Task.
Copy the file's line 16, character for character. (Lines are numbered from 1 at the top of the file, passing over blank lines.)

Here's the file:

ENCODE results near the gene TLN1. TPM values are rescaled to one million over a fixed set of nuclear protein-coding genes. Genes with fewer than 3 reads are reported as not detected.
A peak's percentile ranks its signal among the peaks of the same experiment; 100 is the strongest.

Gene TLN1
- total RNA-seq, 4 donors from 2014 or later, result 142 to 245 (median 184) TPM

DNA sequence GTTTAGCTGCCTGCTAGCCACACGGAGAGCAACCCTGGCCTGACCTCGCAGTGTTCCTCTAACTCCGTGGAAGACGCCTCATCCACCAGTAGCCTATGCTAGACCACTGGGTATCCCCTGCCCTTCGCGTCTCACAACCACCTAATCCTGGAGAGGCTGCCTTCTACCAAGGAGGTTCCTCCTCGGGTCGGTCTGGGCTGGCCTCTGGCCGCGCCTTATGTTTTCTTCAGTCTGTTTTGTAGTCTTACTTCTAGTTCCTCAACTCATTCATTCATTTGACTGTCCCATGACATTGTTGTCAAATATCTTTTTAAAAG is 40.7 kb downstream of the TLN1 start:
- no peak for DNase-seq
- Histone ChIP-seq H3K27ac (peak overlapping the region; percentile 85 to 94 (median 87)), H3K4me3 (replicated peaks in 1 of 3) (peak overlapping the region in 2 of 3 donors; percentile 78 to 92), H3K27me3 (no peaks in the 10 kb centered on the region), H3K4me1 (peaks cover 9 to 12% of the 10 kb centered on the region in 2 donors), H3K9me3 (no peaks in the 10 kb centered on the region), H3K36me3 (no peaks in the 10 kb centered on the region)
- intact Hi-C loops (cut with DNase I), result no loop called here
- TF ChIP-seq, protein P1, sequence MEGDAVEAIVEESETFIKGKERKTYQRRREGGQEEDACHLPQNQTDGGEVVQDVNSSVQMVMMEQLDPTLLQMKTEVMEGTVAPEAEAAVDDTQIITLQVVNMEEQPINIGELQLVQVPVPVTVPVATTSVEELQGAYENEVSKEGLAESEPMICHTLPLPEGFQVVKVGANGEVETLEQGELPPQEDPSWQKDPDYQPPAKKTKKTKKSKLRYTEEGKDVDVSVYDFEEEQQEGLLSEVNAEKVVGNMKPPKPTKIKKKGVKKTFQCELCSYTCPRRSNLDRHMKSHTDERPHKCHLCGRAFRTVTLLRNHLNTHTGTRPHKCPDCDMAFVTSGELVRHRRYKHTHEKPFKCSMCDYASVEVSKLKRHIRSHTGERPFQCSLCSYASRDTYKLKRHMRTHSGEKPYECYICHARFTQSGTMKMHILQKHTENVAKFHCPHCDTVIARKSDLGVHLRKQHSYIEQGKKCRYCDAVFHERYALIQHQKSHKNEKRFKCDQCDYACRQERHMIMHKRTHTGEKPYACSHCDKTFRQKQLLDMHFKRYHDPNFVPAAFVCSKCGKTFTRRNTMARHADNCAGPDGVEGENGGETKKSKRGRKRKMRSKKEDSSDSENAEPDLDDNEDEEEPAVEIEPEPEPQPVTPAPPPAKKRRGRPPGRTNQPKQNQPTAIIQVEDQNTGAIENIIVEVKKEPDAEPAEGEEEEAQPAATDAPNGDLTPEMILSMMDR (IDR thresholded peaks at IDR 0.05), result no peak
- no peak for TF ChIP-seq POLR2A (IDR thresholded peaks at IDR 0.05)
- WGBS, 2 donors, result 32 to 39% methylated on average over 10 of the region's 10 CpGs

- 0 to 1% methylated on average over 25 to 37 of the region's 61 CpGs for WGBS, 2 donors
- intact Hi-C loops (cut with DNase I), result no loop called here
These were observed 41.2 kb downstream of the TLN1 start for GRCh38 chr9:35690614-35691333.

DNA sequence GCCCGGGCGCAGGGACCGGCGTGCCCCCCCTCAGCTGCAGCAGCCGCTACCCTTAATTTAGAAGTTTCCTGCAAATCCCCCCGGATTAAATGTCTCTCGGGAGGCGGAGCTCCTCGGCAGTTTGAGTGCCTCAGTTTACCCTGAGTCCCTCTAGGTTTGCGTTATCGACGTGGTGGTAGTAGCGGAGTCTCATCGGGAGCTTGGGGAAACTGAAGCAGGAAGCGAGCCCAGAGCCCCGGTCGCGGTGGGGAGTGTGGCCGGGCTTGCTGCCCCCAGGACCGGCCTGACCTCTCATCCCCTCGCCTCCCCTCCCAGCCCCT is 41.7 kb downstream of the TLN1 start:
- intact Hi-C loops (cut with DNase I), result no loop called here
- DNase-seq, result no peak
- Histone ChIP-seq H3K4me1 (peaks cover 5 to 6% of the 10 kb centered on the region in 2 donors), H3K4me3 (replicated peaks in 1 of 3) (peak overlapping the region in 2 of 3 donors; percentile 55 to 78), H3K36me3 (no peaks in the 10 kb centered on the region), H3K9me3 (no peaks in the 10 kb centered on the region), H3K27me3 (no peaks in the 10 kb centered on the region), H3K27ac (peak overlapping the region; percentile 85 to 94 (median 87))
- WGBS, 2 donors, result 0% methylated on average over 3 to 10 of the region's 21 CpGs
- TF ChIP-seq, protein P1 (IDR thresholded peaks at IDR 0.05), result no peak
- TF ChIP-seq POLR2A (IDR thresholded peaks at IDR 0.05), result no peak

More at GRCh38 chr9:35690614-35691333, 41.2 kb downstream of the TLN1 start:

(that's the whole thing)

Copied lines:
- intact Hi-C loops (cut with DNase I), result no loop called here